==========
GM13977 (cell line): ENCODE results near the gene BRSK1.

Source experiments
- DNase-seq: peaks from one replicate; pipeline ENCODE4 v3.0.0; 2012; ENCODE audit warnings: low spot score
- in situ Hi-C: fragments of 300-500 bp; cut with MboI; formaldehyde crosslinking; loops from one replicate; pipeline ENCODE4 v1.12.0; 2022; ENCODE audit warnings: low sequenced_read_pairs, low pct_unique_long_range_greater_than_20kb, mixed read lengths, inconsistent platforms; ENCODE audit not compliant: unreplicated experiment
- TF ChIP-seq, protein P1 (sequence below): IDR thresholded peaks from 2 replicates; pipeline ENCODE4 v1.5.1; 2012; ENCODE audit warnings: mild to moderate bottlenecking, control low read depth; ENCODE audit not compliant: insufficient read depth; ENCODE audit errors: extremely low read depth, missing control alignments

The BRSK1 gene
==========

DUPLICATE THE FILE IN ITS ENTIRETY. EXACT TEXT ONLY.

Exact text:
GM13977 (cell line): ENCODE results near the gene BRSK1.

Source experiments
- DNase-seq: peaks from one replicate; pipeline ENCODE4 v3.0.0; 2012; ENCODE audit warnings: low spot score
- in situ Hi-C: fragments of 300-500 bp; cut with MboI; formaldehyde crosslinking; loops from one replicate; pipeline ENCODE4 v1.12.0; 2022; ENCODE audit warnings: low sequenced_read_pairs, low pct_unique_long_range_greater_than_20kb, mixed read lengths, inconsistent platforms; ENCODE audit not compliant: unreplicated experiment
- TF ChIP-seq, protein P1 (sequence below): IDR thresholded peaks from 2 replicates; pipeline ENCODE4 v1.5.1; 2012; ENCODE audit warnings: mild to moderate bottlenecking, control low read depth; ENCODE audit not compliant: insufficient read depth; ENCODE audit errors: extremely low read depth, missing control alignments

The BRSK1 gene